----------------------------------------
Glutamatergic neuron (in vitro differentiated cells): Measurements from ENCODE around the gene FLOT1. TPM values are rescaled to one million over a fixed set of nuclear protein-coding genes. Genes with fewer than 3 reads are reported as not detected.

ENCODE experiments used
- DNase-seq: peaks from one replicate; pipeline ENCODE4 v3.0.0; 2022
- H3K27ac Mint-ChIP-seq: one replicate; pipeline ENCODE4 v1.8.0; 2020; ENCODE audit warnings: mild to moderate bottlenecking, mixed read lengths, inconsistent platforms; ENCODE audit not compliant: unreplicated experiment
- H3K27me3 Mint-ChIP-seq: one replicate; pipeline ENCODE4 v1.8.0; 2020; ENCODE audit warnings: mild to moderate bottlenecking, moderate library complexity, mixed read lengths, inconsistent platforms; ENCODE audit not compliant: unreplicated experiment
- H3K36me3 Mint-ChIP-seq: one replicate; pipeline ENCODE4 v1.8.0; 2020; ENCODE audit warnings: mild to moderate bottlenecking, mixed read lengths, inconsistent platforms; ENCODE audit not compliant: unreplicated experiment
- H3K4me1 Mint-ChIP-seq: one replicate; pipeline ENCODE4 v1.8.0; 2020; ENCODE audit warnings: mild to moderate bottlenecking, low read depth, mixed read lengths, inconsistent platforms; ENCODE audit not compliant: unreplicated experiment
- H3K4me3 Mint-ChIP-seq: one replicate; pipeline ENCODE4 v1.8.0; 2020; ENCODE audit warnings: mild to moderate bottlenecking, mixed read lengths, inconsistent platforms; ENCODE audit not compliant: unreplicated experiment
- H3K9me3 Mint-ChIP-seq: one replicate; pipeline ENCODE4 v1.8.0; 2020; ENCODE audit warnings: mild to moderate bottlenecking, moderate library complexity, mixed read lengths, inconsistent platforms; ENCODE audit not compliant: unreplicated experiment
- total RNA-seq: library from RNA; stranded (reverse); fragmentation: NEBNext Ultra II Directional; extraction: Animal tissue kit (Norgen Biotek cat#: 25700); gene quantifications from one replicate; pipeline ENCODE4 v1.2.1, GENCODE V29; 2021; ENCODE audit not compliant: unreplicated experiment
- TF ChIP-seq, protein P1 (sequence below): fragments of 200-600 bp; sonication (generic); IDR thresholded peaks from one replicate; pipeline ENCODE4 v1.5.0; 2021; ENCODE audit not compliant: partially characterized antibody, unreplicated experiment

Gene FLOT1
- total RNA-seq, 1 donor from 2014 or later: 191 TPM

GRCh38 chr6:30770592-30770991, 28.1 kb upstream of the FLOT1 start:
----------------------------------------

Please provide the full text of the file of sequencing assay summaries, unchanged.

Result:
Glutamatergic neuron (in vitro differentiated cells): Measurements from ENCODE around the gene FLOT1. TPM values are rescaled to one million over a fixed set of nuclear protein-coding genes. Genes with fewer than 3 reads are reported as not detected.

ENCODE experiments used
- DNase-seq: peaks from one replicate; pipeline ENCODE4 v3.0.0; 2022
- H3K27ac Mint-ChIP-seq: one replicate; pipeline ENCODE4 v1.8.0; 2020; ENCODE audit warnings: mild to moderate bottlenecking, mixed read lengths, inconsistent platforms; ENCODE audit not compliant: unreplicated experiment
- H3K27me3 Mint-ChIP-seq: one replicate; pipeline ENCODE4 v1.8.0; 2020; ENCODE audit warnings: mild to moderate bottlenecking, moderate library complexity, mixed read lengths, inconsistent platforms; ENCODE audit not compliant: unreplicated experiment
- H3K36me3 Mint-ChIP-seq: one replicate; pipeline ENCODE4 v1.8.0; 2020; ENCODE audit warnings: mild to moderate bottlenecking, mixed read lengths, inconsistent platforms; ENCODE audit not compliant: unreplicated experiment
- H3K4me1 Mint-ChIP-seq: one replicate; pipeline ENCODE4 v1.8.0; 2020; ENCODE audit warnings: mild to moderate bottlenecking, low read depth, mixed read lengths, inconsistent platforms; ENCODE audit not compliant: unreplicated experiment
- H3K4me3 Mint-ChIP-seq: one replicate; pipeline ENCODE4 v1.8.0; 2020; ENCODE audit warnings: mild to moderate bottlenecking, mixed read lengths, inconsistent platforms; ENCODE audit not compliant: unreplicated experiment
- H3K9me3 Mint-ChIP-seq: one replicate; pipeline ENCODE4 v1.8.0; 2020; ENCODE audit warnings: mild to moderate bottlenecking, moderate library complexity, mixed read lengths, inconsistent platforms; ENCODE audit not compliant: unreplicated experiment
- total RNA-seq: library from RNA; stranded (reverse); fragmentation: NEBNext Ultra II Directional; extraction: Animal tissue kit (Norgen Biotek cat#: 25700); gene quantifications from one replicate; pipeline ENCODE4 v1.2.1, GENCODE V29; 2021; ENCODE audit not compliant: unreplicated experiment
- TF ChIP-seq, protein P1 (sequence below): fragments of 200-600 bp; sonication (generic); IDR thresholded peaks from one replicate; pipeline ENCODE4 v1.5.0; 2021; ENCODE audit not compliant: partially characterized antibody, unreplicated experiment

Gene FLOT1
- total RNA-seq, 1 donor from 2014 or later: 191 TPM

GRCh38 chr6:30770592-30770991, 28.1 kb upstream of the FLOT1 start: